The Winnipeg Blue Bombers board of directors made a decision to turn back the clock and hire Joe Mack in the winter of 2010 with the best of intentions.
The Blue Bombers are now 16-29 under Mack, who returned to the Bombers after a 20-year hiatus from the CFL and a near decade-long absence from pro football.
This was a risky hire, as Paul Robson (no longer on the board) and the rest of the directors reached back to 1987 to bring Mack, the former director of player personnel, back to Winnipeg. The results are in, and while it's almost a certainty the board won't act on Mack right now, this hire can't be defended. Mack was a solid personnel guy back in the day, but as a GM he's been a failure.
Winnipeg went 4-14 in Year 1 as Mack got his bearings. Surprisingly, they made a surge in Year 2 to finish 10-8 and reach the Grey Cup. Year 3 has been a return to Mack's humble beginnings and the club is 2-7 at the midway point. The potential for another 4-14 campaign is real. But let's be generous and say the Bombers go 4-5 over their last nine to finish 6-12. Mack would then be 20-34 as GM of the Bombers. Is that good enough?
This is an eight-team league where a rebuild should take a season or maybe two. Mack's football teams have established a trend. They are losers.
Mack's supporters will argue the record doesn't reflect the talent he's assembled. OK, let's investigate that theory for a minute. In the CFL it's widely accepted the most important work a GM can do is at quarterback, followed closely by his cultivating and keeping Canadian talent.
The Bombers have four quarterbacks under contract in Buck Pierce, Joey Elliott, Alex Brink and Justin Goltz. Winnipeg undeniably has the worst quarterbacking in the CFL right now.
Canadians Cory Watson, Henoc Muamba, Ian Logan and Chris Greaves are legitimate starters. After that, the Canadian depth is very shallow.
Mack has done a fine job signing free-agent imports. I would argue this is the least difficult job of a GM in the CFL. There are more good U.S. college players than there are spots in pro football. It's not hard to sift through the NFL's leftovers and bring effective players to Canada. Every team in the CFL does it with regularity. Is it a skill? Sure, but it's the work of a scout or personnel director. Not a GM.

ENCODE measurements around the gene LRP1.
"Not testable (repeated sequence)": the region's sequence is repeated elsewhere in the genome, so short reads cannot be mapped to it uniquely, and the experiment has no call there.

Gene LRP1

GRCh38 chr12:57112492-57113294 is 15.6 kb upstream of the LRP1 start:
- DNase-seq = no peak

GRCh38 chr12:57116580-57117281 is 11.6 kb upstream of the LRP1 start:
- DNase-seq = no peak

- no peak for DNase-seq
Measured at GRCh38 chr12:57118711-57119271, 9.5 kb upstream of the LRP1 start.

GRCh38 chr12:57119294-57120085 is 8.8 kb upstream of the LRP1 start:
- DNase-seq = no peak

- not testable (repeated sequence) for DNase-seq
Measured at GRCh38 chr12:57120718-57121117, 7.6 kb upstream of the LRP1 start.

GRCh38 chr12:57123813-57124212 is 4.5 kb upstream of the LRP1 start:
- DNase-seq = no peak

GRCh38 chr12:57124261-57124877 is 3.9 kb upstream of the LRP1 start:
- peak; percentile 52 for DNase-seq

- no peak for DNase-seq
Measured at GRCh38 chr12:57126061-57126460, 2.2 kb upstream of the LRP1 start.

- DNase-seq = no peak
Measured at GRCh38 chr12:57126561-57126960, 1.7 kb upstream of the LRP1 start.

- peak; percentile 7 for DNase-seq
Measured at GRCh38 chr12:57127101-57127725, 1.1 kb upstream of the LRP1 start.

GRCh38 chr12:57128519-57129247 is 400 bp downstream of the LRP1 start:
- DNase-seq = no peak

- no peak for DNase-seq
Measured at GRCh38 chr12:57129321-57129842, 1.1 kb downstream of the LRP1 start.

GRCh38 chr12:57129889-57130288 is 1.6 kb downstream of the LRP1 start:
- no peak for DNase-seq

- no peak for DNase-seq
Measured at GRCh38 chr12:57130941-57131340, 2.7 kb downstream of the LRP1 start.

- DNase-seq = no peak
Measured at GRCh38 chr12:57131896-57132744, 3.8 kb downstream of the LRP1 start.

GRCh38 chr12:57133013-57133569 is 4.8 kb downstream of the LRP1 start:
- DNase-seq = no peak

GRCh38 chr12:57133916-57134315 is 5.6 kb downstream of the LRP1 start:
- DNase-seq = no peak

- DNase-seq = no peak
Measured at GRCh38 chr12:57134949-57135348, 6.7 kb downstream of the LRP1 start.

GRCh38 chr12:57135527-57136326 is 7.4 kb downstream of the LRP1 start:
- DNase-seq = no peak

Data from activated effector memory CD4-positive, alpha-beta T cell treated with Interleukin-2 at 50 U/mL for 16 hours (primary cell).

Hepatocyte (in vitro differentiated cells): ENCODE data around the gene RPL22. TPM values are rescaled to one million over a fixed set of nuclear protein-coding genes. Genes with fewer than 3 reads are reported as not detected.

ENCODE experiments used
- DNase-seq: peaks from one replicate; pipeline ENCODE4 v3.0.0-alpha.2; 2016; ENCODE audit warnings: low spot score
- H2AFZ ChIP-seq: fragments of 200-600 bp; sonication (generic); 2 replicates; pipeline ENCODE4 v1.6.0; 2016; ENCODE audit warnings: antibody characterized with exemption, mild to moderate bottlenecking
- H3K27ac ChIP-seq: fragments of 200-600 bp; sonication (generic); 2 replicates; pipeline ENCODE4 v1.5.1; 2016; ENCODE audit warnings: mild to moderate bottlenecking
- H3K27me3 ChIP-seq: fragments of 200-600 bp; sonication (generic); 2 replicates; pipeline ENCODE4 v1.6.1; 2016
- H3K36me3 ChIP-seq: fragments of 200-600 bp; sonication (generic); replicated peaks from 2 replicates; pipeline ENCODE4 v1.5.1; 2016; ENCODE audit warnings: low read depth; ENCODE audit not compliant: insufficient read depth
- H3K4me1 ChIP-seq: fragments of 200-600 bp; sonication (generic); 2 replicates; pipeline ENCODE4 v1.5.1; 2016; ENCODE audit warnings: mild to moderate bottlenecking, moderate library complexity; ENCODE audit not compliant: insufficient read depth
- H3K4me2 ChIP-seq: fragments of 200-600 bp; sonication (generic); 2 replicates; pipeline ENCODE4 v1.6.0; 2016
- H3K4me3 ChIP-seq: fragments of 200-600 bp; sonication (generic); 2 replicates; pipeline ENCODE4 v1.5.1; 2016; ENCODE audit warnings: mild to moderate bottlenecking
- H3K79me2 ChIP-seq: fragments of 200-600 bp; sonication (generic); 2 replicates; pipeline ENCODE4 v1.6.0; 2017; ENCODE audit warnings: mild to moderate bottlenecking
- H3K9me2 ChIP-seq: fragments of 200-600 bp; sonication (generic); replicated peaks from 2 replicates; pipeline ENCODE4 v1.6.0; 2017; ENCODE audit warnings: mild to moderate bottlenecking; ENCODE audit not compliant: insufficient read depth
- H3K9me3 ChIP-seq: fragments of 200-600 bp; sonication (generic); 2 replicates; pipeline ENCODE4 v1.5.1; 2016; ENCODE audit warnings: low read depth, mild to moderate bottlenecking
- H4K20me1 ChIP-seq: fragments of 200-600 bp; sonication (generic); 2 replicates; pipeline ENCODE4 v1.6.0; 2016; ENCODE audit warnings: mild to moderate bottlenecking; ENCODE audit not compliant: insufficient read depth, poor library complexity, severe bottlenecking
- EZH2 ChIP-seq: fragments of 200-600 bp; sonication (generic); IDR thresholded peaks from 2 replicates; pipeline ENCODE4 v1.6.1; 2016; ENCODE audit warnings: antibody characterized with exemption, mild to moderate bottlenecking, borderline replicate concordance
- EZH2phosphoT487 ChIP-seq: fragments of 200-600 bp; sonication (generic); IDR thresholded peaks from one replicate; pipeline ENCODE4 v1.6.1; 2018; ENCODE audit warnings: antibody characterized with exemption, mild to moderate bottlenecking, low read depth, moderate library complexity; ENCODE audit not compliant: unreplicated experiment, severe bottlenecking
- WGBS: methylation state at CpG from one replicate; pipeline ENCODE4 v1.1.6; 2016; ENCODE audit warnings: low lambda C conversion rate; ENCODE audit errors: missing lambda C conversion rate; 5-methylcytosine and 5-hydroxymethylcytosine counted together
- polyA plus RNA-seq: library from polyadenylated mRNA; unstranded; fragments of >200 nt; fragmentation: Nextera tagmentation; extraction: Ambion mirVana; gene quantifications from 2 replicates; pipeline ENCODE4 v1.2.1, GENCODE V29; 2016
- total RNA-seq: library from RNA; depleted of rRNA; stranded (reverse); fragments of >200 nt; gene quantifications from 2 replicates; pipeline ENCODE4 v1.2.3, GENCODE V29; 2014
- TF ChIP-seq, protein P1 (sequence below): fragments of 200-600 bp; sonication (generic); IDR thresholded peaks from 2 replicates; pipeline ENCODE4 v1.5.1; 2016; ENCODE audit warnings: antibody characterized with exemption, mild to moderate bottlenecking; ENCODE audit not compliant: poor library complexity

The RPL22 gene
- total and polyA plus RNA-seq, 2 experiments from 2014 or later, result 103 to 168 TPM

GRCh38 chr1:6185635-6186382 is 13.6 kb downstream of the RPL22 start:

There's no question Mack knows a football player when he sees one and he delivered players to Cal Murphy that won a Grey Cup and to Joe Gibbs and the Washington Redskins that won a Super Bowl. Mack has a pedigree as a player personnel man but that's a different role from GM. In his current role, Mack has undoubtedly struggled.
Quarterbacks and Canadians. Priority No. 1 and No. 2 for every team in this league, have been a disaster under Mack's supervision.
Mack fired Paul LaPolice in an effort to shift the blame to the head coach he hired. Sunday's 52-0 loss to the Saskatchewan Roughriders, one of the worst in Bombers' history and the first shutout Winnipeg fans have had to endure since 1969, came without the fall guy LaPo had become.
By firing LaPolice, Mack stepped into the spotlight and was revealed. Sunday was the first look at the GM's handiwork without the benefit of a scapegoat and it wasn't pretty.
Mack made a mistake in the timing of his firing of LaPolice. By clipping the coach with over half a season left to judge this club, Mack has exposed himself. If things continue to go bad for the Bombers the board will have at the GM for answers.
Had Mack waited a few more games before letting LaPolice go, he could have argued the rest of the season was a write-off and a chance for interim head coach Tim Burke to get his feet under him. Nine more games of this, however, will leave Mack roasting on a spit of his own making.
Burke gets a freebie from this perspective. He's stepped into an impossible situation and done it with the intent to get the Bombers back on the winning track. Too bad he doesn't have the players because he just might be a good head coach.
This sample size won't be enough, unlike the near three-year snapshot we now have of Mack, to judge Burke.
The question we may be asking in the offseason is who comes next.
The bigger and scarier question for Bombers fans is who makes that call.